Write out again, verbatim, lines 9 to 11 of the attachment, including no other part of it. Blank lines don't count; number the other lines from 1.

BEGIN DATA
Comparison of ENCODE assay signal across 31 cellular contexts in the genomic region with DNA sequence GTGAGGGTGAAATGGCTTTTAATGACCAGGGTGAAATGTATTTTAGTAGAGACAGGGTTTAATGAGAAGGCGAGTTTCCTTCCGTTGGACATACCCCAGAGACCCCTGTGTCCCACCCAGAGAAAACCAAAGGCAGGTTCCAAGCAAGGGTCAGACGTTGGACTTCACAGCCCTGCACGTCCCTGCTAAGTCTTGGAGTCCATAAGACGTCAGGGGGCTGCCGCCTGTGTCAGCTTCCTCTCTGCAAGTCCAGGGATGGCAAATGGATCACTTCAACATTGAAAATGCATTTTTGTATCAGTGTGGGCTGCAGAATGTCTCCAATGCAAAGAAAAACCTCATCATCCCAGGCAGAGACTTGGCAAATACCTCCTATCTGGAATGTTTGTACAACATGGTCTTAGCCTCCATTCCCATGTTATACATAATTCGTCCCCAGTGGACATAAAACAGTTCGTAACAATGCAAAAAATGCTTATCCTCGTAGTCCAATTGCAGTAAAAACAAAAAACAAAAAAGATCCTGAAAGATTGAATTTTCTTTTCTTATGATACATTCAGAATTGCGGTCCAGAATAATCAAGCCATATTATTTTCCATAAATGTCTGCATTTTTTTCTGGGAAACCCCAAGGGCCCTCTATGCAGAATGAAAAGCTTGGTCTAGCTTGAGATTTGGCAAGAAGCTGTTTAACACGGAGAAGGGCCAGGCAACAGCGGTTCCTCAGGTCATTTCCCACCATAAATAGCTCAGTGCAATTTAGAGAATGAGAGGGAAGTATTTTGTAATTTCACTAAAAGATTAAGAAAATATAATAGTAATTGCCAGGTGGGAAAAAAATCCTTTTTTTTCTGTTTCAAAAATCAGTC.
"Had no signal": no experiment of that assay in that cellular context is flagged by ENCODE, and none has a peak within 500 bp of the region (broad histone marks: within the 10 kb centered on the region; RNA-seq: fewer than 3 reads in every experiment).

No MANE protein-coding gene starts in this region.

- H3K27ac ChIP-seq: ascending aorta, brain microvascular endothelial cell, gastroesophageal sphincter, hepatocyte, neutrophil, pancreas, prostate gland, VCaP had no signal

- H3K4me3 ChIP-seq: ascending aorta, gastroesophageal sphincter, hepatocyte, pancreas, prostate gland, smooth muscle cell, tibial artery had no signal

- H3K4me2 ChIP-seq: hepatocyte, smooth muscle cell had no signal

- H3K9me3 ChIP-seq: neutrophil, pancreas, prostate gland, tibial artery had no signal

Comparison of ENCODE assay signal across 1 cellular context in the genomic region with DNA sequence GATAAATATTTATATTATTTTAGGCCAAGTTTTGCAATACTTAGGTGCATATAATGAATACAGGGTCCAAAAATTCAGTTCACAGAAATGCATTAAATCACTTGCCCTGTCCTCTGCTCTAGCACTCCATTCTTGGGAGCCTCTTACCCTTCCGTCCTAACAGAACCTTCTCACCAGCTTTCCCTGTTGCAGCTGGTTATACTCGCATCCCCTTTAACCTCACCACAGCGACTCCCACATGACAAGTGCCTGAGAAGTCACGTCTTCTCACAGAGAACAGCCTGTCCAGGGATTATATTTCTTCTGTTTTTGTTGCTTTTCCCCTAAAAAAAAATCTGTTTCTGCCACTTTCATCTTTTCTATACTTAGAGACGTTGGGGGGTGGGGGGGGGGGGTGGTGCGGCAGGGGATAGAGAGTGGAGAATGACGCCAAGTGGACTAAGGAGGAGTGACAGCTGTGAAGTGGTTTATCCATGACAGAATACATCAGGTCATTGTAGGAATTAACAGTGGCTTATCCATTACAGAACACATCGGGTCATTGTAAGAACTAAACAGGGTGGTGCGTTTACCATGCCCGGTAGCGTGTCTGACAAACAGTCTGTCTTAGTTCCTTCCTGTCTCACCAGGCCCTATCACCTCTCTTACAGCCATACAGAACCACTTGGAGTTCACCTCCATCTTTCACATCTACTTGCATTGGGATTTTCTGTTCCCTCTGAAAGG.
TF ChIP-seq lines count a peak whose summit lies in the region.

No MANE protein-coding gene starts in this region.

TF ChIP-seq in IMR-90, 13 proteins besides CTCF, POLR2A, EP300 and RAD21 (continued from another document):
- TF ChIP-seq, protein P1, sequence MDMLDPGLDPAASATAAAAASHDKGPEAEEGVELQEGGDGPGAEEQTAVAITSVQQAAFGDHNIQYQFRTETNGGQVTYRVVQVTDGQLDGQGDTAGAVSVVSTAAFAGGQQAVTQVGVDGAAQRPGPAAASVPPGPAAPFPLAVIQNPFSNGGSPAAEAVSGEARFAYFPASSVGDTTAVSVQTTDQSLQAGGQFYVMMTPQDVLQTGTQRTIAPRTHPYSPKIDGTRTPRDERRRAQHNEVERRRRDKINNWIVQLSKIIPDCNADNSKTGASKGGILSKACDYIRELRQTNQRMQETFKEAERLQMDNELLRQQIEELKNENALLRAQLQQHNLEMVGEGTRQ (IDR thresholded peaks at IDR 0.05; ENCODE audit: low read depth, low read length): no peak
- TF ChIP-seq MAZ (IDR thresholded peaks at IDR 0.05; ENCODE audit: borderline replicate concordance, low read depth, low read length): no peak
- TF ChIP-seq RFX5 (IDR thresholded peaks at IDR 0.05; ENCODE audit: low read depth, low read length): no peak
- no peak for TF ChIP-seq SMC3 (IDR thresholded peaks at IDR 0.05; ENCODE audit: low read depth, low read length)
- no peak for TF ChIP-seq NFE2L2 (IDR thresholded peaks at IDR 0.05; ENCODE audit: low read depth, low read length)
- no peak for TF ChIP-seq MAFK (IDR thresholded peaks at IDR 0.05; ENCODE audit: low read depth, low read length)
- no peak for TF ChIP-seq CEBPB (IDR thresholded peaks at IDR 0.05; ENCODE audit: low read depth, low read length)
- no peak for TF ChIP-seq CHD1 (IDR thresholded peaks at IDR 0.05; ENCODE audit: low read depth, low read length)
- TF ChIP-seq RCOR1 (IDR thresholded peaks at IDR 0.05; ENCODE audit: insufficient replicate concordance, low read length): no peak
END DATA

TF ChIP-seq lines count a peak whose summit lies in the region.

No MANE protein-coding gene starts in this region.

TF ChIP-seq in IMR-90, 13 proteins besides CTCF, POLR2A, EP300 and RAD21 (continued from another document):